And then you’ll repeat, inhaling on the left for three pause blocking both nostrils and then exhaling out the right for three.
Now, if this hand position is a little tricky for you, this holding down of the fingers and using this mudra, you can just keep it really simple and just take all three middle fingers down and have this mudra and just block the left with the pinky and the right with the thumb.
Experiment with both this and this and see which works best for you. An important detail here is you want to make sure you’re blocking right below the bony cartilage in your nose, so not too far down on the nostril. You want to be right up right below that bony cartilage.
You can begin to modify this breath by extending the inhales, the exhales, and the breath retention. So for example, in our sample, we inhaled for three, paused, and we exhaled for three, inhaled for three, paused very briefly, and exhaled for three.
However, as you become more advanced in this breath, you can begin extending those inhales and exhales and the breath retention in the middle.
For example, try inhaling for five, pausing at the center for five, and then exhaling for five. Or inhaling for eight, pausing at the center for two, and exhaling for eight.
You just want to make sure the inhales and exhales are always equal length.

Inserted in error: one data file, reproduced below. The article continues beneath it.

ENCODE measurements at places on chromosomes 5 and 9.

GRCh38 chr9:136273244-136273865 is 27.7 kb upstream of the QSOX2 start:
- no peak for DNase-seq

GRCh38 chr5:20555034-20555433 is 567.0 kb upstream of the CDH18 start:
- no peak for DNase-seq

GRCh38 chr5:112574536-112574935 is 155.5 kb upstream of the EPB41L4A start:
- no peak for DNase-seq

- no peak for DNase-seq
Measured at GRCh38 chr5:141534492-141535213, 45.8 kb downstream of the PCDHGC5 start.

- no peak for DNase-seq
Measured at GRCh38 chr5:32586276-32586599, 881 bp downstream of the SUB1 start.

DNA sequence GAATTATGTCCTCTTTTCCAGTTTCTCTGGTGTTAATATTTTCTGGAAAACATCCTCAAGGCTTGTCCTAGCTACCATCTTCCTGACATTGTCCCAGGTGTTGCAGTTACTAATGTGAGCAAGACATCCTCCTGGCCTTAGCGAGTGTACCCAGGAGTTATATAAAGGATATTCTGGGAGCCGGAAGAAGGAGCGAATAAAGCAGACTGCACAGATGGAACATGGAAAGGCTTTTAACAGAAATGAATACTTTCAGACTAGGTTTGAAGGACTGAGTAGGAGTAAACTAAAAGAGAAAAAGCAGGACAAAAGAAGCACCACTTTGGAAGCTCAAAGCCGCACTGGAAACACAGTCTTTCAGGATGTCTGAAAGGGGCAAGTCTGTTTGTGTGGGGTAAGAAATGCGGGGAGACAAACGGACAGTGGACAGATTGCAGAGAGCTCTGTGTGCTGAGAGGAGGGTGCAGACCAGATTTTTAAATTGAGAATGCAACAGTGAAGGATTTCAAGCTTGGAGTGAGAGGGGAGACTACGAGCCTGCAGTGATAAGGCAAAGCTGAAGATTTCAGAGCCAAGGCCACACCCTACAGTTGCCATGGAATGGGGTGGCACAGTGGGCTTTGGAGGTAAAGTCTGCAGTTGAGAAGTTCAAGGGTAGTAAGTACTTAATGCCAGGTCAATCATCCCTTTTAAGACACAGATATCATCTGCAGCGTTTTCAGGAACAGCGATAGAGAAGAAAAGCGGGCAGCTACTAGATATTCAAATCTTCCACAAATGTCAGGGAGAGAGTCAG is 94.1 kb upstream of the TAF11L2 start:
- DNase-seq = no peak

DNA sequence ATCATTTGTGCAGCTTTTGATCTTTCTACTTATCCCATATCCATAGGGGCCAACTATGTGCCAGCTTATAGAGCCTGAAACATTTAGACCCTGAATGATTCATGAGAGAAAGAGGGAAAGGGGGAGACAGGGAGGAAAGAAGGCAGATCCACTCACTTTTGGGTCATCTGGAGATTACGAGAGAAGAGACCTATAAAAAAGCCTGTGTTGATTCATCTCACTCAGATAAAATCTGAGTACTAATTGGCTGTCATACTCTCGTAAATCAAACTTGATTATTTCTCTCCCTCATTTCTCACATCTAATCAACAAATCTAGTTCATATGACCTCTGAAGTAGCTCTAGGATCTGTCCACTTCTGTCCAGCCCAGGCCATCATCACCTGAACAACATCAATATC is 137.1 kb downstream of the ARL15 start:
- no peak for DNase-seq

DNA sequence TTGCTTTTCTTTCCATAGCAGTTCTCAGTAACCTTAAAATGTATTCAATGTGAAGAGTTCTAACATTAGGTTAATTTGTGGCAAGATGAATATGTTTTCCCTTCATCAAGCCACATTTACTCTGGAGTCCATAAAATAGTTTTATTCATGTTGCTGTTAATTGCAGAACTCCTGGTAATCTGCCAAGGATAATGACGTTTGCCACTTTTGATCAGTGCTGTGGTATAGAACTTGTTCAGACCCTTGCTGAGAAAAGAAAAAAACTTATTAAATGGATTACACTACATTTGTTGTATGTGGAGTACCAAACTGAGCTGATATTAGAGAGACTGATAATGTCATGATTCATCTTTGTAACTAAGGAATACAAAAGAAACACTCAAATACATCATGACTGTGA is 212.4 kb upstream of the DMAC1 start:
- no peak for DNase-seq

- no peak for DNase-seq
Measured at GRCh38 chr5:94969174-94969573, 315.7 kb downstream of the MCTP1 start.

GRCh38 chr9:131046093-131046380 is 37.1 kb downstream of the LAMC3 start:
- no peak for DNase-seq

The breath retention where you hold both nostrils closed at the top is optional, especially if you’re new to meditation or pregnant. You may want to skip that breath retention piece all together, but some people find that is one of the most magical places that you can really quiet the mind when you’re sort of holding and retaining the breath in before exhaling to either side.
Let’s try a few more rounds together with the simple three.
Count for the inhale and exhale, just holding for one at the center, picking whatever mood is going to work best for you.
Try Alternate Nostril Breathing At Home
Let’s all block the left nostril. Exhale through the right. Inhale through the right, hold and block both so the thumb presses the right nostril, and exhale through the left.
Inhale, hold and block both. Exhale, right.
Practice this a few more times on your own, inhaling the right, finding a gentle pause, exhaling left. Inhaling, laugh, hold, block both right under the bridge of the nose. Exhale, right.
Do three or four more rounds on your own.
Try to keep the rest of the body relaxed. Shoulders glide down and back and head aligns directly over the tailbone. Visualize yourself getting longer and taller from the base of the spine, all the way to the crown of the head. Do three more rounds on your own.
Finish up whatever round you’re on. Breathing out the left or right nostril and just let that right hand return back to the right thigh or your lap. Close the eyes. Inhale. Take a deep breath in, breathing in through both nostrils, keeping the chest lifted.
Exhale, allow the sitz bones to be heavy. Two more like that. Inhaling, getting taller through the crown of the head. Exhaling, allowing the sitz bones to weigh down over the course of the next few breaths, just observing the quality of your energy. After practicing this simple breathing technique, with your eyes closed, you can simply inquire within if you feel more balanced or more calm.
And with complete acceptance for however it is you do feel.
You may choose now to stay here in a comfortable meditation, or bring the hands together to prayer at heart center to move on with the rest of your day, whichever you choose.
Thank you for breathing and practicing with me from my heart to yours, namaste.